Business community increasingly adopts English

English is increasingly being considered as a vital component in doing business and adjustments are being made to learn the language to increase efficiency.

English is increasingly being considered as a vital component in doing business and adjustments are being made to learn the language to increase efficiency.

A mini survey carried out by The New Times has found that the business community considers that for their businesses to thrive, knowledge of English is necessary.

“Many of the taxi men and motorcycle taxi operators came to us saying that English is increasingly becoming a necessity,” disclosed Emmanuel Mudacyahwa, president of Gasabo transporters’ cooperative (GMTSC) in Remera.

Mudacyahwa explained that currently, Rwanda Development Board (RDB) is helping them put up a school to teach English in Kicukiro.

“They will be taking lessons in shifts,” he revealed.

Despite their need for English, some of the transporters said that they are constrained by time.

“I start work at 6 am and finish at 8 pm and I can’t get time to learn English. As I can only speak Kinyarwanda, I usually lose business when I meet someone who speaks another language,” said Apollinaire Ngendahimana, a motorcycle taxi rider.

At the start of this year, the government directed that English be emphasised as the language of instruction in schools.

Rigorous efforts are still ongoing to change the system with the government providing most public school teachers with English classes.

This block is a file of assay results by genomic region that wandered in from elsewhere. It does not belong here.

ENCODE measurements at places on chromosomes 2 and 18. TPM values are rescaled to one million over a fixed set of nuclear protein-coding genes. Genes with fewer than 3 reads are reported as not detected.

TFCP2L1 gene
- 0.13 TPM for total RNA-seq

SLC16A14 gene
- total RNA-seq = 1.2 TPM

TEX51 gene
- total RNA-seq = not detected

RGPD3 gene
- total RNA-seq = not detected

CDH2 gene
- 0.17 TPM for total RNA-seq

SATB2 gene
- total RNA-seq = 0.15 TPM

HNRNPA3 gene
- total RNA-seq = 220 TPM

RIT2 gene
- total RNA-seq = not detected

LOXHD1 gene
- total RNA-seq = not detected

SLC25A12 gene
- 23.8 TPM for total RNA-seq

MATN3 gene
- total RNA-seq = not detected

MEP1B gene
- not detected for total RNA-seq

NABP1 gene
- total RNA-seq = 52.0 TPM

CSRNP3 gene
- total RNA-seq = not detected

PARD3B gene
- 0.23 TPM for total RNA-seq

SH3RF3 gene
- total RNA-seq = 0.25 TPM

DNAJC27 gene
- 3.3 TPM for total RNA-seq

However, the thirst for English has spread like wildfire in the business community as businessmen learn it  along side children.

Damien Nkurunzinza, the principal of Kigali City School in Kabeza, initially had a nursery and classes to teach children English but later incorporated adults by starting an evening session for them.

He said that some of them are businessmen who express the need to learn the language but are difficult to teach because of dedication to their businesses.

“We can’t do much on attendance it is not like children. They have businesses to attend to. But they want to improve their business in terms of communication,” he said.

Vincent Twagirayezu, proprietor of an electronics shop in Kigali City said that most of his clients are English speaking and he struggles to attend to them.

“There are few clients who speak French but more speak English and Swahili.  Many times we try to understand what the client wants,” he said.

But he said that despite his poor knowledge of English it is vital since he buys merchandise from across the border in Anglophone systems and stressed that he wouldn’t have an employee who doesn’t speak English.

For Jack Harerimana, a stage master of Horizon Express, a transport company in Kigali City, English is what he uses to attend to clients.

“This time is not for only Kinyarwanda. Before I had nothing to reply but today I try to reply them,” said Harerimana who has been attending 2hours of English classes after breaking off for work in Kimisagara, a City suburb.

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